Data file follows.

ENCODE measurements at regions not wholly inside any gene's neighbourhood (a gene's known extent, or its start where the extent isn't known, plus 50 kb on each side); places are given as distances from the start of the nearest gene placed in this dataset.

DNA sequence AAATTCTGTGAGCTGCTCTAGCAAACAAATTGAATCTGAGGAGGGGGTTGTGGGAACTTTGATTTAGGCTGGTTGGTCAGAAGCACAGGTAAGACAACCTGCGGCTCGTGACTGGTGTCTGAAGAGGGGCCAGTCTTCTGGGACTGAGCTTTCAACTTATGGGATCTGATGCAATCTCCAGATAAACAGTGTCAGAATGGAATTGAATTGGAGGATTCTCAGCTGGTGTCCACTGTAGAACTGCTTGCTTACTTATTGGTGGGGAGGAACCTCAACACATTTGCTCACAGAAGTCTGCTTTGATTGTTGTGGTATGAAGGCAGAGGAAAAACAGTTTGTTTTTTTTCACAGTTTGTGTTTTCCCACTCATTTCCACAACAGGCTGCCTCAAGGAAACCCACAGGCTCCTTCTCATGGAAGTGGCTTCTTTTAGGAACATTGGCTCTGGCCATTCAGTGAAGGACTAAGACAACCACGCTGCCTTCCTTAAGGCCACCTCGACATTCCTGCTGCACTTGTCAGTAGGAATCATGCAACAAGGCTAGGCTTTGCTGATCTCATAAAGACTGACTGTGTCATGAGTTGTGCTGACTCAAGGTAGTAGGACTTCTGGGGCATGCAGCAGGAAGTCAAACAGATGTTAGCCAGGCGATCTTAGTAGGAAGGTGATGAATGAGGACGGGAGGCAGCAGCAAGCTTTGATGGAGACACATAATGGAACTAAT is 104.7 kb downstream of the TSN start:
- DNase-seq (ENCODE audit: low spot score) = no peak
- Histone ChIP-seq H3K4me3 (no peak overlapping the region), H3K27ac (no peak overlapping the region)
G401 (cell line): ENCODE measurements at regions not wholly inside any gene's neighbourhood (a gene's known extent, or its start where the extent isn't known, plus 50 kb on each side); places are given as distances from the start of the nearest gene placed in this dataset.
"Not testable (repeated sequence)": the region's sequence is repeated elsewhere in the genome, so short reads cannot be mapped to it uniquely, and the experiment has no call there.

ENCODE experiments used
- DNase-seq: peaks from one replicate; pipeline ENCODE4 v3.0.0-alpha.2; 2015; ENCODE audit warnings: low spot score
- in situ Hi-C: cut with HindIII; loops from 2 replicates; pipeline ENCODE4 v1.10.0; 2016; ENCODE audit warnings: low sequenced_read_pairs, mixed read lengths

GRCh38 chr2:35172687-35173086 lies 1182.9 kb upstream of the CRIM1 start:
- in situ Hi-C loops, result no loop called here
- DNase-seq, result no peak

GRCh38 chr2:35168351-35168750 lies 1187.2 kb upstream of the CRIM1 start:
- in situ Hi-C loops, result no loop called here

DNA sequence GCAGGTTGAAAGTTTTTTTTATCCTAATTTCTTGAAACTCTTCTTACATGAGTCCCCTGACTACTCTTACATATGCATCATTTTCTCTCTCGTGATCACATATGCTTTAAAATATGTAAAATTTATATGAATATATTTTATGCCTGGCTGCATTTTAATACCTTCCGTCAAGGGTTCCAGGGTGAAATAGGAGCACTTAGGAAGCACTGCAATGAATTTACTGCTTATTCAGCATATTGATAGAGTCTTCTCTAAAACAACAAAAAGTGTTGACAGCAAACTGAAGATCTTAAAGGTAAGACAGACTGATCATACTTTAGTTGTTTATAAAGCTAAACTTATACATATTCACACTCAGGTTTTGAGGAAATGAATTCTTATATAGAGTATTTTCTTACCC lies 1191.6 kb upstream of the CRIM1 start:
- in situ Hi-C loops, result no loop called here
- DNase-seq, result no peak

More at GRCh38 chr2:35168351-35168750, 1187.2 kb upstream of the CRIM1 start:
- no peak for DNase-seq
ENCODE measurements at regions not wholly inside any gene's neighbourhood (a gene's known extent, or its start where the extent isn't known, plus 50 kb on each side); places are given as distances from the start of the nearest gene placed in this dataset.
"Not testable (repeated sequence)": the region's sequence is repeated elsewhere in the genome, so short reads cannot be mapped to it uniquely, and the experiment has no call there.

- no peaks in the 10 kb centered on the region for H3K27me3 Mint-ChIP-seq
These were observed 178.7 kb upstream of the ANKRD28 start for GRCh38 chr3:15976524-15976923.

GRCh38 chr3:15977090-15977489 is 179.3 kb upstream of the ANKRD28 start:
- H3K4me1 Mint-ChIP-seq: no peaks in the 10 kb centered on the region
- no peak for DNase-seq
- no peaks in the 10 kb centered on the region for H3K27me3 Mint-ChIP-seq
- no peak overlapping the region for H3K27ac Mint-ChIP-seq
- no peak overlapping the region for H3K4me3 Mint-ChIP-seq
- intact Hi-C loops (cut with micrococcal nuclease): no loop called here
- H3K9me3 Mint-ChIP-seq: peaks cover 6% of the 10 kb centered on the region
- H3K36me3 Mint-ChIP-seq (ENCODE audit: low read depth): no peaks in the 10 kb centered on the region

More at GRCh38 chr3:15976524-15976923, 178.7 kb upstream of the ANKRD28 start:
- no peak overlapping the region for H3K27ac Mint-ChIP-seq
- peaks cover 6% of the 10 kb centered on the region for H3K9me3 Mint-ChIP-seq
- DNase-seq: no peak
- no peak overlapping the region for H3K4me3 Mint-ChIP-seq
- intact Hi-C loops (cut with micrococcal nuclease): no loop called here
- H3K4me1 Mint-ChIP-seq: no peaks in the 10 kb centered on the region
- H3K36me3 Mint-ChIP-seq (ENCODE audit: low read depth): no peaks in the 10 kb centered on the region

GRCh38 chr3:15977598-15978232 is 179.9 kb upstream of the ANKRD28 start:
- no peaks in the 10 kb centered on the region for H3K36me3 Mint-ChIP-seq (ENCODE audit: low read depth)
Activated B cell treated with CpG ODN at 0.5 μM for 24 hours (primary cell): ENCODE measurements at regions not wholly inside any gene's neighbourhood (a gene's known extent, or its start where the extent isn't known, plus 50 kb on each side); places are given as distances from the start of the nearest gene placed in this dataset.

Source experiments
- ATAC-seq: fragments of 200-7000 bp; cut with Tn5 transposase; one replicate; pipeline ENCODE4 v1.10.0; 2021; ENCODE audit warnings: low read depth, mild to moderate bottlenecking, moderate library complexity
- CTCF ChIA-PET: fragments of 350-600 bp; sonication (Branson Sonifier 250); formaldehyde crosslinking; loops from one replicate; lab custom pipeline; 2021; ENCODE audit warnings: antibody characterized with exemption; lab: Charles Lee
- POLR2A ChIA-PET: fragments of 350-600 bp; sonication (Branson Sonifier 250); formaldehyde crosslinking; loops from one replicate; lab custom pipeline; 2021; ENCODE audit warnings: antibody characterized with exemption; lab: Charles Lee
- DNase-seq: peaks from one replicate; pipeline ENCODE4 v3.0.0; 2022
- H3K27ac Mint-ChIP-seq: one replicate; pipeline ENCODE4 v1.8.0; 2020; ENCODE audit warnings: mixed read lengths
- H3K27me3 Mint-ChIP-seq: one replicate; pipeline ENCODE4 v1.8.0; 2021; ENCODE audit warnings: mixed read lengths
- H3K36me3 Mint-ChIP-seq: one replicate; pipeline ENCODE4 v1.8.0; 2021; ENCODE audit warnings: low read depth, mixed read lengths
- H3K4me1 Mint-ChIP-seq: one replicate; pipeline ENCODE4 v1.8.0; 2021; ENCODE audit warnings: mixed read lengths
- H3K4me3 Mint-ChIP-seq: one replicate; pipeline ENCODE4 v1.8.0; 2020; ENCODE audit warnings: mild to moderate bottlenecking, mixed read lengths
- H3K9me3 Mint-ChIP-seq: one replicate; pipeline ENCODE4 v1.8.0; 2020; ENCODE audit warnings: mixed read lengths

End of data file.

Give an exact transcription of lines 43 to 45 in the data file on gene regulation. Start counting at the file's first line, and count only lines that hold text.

Activated B cell treated with CpG ODN at 0.5 μM for 24 hours (primary cell): ENCODE measurements at regions not wholly inside any gene's neighbourhood (a gene's known extent, or its start where the extent isn't known, plus 50 kb on each side); places are given as distances from the start of the nearest gene placed in this dataset.

Source experiments
- ATAC-seq: fragments of 200-7000 bp; cut with Tn5 transposase; one replicate; pipeline ENCODE4 v1.10.0; 2021; ENCODE audit warnings: low read depth, mild to moderate bottlenecking, moderate library complexity